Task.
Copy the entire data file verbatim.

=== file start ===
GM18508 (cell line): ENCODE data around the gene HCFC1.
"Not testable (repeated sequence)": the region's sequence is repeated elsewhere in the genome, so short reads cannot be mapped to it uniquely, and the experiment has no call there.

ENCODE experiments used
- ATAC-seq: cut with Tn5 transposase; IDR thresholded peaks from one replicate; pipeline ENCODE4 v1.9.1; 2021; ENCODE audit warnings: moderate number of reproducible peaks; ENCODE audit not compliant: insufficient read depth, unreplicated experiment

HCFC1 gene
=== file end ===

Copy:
GM18508 (cell line): ENCODE data around the gene HCFC1.
"Not testable (repeated sequence)": the region's sequence is repeated elsewhere in the genome, so short reads cannot be mapped to it uniquely, and the experiment has no call there.

ENCODE experiments used
- ATAC-seq: cut with Tn5 transposase; IDR thresholded peaks from one replicate; pipeline ENCODE4 v1.9.1; 2021; ENCODE audit warnings: moderate number of reproducible peaks; ENCODE audit not compliant: insufficient read depth, unreplicated experiment

HCFC1 gene